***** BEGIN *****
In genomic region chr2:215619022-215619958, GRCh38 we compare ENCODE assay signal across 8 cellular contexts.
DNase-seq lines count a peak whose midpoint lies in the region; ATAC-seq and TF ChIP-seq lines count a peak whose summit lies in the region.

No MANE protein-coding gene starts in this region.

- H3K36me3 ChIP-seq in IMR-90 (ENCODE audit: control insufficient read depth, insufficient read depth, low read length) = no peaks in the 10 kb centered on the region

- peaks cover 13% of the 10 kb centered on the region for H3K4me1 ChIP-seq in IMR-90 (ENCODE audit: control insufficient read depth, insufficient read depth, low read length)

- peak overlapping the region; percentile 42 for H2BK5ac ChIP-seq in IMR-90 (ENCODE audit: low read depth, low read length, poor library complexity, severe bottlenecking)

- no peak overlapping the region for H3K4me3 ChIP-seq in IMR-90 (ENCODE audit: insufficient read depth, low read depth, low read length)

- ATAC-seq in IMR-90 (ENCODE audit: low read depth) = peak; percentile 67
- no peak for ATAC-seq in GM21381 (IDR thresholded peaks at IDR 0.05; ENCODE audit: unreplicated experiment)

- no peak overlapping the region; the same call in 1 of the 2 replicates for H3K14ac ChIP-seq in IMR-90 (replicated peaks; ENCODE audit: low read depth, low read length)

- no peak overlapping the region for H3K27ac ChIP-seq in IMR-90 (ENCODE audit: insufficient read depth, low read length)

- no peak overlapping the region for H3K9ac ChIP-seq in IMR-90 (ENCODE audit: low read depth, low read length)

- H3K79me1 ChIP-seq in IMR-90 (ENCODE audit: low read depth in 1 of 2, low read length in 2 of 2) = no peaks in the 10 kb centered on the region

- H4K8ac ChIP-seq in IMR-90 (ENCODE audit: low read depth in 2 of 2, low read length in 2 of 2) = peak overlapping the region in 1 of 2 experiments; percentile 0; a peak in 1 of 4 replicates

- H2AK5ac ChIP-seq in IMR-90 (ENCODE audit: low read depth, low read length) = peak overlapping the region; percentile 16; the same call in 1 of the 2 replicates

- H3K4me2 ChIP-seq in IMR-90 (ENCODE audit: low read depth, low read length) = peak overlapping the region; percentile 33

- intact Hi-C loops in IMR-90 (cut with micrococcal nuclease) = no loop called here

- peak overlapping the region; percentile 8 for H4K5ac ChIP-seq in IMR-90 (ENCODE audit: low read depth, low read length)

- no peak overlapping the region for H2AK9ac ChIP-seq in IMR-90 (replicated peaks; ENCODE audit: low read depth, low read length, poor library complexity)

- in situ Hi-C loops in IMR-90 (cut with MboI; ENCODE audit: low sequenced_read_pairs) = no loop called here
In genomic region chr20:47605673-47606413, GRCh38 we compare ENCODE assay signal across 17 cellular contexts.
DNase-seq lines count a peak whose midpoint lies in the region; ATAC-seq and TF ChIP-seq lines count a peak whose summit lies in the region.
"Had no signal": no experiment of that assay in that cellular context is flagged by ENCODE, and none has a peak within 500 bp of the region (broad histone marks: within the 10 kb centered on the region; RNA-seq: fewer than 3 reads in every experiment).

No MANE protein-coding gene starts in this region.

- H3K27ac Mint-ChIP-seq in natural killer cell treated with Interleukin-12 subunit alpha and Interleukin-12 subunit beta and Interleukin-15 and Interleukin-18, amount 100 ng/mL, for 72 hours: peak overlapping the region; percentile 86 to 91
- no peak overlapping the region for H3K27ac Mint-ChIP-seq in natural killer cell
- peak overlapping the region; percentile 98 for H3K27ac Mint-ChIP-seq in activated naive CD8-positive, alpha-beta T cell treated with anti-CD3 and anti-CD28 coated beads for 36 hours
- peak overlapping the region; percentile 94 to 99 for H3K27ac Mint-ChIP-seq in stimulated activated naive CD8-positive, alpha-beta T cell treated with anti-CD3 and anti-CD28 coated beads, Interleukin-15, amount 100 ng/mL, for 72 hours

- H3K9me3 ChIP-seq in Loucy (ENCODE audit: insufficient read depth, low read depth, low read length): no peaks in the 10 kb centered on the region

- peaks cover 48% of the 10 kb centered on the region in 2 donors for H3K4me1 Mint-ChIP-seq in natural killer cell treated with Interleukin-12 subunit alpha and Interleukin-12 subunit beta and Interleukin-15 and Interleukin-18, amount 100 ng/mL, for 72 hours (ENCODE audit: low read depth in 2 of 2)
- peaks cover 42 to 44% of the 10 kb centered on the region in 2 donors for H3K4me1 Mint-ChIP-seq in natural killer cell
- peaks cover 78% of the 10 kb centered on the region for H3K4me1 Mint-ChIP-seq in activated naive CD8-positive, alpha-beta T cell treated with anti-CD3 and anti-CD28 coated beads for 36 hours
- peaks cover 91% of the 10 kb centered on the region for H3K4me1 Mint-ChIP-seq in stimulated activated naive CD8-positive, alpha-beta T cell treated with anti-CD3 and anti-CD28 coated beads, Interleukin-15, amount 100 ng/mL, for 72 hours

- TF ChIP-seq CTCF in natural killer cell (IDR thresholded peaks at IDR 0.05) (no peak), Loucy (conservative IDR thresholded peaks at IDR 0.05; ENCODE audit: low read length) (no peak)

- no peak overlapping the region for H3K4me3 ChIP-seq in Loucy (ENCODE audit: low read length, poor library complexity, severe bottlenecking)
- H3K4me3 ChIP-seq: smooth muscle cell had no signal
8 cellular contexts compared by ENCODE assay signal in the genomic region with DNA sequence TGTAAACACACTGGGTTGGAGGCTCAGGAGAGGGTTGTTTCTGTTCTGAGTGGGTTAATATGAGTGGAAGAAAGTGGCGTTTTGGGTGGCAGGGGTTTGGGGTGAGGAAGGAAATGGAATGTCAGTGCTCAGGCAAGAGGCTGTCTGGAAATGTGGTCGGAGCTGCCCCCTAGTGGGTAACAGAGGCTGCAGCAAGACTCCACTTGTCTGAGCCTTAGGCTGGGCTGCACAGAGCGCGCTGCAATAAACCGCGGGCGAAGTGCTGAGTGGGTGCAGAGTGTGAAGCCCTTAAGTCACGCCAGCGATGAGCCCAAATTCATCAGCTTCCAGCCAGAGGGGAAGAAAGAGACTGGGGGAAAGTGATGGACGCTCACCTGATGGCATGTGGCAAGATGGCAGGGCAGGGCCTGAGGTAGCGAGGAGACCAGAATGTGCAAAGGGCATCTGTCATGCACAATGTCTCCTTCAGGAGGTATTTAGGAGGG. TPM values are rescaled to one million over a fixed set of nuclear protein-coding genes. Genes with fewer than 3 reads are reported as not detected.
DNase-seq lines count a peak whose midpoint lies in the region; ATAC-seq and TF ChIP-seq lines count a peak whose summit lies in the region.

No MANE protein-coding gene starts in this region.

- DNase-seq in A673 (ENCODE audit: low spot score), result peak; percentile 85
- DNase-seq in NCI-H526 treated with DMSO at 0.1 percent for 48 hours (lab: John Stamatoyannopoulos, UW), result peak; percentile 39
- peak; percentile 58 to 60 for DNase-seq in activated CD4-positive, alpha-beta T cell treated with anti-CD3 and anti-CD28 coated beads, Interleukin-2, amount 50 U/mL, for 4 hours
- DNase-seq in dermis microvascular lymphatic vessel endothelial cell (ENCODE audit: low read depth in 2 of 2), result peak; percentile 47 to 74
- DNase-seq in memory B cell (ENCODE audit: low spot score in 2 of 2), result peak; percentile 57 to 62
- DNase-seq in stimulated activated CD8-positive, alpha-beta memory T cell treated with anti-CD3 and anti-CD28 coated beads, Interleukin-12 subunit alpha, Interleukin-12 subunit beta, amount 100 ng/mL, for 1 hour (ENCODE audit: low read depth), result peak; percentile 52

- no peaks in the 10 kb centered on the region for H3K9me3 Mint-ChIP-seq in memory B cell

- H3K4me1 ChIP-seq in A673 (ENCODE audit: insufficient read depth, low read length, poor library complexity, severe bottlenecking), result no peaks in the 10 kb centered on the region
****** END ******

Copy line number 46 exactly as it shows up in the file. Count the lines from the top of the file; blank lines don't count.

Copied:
- no peaks in the 10 kb centered on the region for H3K9me3 Mint-ChIP-seq in memory B cell